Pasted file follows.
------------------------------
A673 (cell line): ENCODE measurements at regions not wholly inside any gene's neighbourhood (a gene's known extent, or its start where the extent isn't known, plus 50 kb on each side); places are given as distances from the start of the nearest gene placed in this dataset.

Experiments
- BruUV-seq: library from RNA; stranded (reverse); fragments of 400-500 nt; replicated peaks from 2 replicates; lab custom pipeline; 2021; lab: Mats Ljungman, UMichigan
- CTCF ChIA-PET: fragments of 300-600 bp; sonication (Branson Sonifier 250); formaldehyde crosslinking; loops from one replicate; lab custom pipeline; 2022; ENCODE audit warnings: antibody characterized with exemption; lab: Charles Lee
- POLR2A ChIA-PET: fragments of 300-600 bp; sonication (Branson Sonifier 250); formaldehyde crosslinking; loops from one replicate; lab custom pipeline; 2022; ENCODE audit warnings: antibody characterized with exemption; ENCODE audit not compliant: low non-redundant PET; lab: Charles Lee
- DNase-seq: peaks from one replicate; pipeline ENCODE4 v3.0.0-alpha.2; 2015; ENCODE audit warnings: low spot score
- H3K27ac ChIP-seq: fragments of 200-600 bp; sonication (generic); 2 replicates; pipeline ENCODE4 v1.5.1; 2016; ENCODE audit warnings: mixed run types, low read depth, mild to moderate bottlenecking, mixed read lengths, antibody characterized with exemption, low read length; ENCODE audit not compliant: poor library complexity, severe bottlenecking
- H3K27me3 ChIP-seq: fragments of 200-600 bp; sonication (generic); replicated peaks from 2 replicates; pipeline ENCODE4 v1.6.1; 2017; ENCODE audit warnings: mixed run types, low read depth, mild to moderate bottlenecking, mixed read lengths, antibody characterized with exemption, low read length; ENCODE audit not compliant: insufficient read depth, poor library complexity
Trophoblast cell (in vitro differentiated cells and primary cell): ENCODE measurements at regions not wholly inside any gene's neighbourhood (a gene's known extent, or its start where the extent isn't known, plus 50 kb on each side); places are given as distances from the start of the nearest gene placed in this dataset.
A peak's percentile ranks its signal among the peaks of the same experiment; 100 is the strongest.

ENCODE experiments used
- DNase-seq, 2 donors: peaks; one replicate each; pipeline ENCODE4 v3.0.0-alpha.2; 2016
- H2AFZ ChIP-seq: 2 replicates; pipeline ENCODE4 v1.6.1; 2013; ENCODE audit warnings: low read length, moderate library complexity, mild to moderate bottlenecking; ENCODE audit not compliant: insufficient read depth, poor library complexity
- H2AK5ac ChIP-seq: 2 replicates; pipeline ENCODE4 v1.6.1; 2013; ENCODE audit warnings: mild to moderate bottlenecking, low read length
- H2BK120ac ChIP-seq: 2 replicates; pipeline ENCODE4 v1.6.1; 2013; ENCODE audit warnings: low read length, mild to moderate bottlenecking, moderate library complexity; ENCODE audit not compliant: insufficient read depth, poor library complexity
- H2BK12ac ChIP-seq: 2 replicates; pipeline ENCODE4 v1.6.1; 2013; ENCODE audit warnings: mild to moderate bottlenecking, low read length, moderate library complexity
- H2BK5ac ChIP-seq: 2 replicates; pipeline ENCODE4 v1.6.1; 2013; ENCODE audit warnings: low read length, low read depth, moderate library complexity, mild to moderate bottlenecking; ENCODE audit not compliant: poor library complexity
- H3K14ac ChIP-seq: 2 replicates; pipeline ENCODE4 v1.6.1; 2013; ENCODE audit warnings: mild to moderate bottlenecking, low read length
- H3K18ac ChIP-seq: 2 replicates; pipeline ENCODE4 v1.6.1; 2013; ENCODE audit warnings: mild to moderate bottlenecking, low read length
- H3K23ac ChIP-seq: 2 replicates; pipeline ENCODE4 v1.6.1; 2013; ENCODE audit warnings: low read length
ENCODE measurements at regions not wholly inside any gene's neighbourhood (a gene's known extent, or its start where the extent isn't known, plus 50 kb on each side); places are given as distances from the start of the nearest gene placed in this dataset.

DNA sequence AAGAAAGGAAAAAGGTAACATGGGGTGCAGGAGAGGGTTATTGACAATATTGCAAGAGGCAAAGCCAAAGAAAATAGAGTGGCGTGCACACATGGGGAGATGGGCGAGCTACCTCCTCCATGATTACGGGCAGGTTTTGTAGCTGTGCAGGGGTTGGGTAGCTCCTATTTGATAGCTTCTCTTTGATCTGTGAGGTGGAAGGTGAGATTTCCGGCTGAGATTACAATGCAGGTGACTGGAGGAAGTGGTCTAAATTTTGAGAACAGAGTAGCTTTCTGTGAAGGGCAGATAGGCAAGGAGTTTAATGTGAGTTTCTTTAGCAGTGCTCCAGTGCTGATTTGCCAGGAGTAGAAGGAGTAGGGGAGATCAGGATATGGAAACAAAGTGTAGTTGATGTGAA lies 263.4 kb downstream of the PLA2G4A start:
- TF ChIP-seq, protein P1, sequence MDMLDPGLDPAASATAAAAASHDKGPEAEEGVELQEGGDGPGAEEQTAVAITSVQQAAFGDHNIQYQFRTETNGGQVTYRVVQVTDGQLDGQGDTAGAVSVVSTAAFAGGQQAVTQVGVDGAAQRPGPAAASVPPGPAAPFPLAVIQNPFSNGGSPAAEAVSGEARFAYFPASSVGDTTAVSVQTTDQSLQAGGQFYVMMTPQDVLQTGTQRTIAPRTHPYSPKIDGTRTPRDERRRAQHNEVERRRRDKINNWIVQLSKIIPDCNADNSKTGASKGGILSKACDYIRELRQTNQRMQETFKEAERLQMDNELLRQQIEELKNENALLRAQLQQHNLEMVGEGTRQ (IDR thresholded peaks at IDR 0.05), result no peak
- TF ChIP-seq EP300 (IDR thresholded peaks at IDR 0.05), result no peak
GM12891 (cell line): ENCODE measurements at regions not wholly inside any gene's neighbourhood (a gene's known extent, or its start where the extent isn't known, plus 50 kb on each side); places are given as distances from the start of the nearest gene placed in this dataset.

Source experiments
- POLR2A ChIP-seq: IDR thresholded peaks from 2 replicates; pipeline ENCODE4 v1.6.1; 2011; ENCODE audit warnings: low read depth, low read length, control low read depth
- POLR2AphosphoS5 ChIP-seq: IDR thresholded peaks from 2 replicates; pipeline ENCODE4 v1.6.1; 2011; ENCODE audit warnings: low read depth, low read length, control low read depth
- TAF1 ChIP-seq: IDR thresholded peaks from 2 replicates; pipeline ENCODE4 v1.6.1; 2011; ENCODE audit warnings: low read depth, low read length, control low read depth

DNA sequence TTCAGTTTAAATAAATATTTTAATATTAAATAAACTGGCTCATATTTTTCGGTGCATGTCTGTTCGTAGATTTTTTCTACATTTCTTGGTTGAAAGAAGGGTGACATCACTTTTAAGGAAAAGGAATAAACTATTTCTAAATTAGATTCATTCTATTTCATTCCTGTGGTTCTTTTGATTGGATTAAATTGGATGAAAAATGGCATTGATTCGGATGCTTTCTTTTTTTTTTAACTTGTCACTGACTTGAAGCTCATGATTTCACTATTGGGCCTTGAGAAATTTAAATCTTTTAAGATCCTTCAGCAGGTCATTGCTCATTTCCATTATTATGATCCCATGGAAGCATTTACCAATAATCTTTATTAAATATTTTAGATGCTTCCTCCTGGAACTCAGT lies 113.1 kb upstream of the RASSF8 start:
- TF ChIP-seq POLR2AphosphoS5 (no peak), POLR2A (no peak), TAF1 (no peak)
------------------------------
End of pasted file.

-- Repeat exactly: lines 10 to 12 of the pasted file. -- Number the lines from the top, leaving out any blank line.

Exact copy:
A peak's percentile ranks its signal among the peaks of the same experiment; 100 is the strongest.

ENCODE experiments used
- DNase-seq, 2 donors: peaks; one replicate each; pipeline ENCODE4 v3.0.0-alpha.2; 2016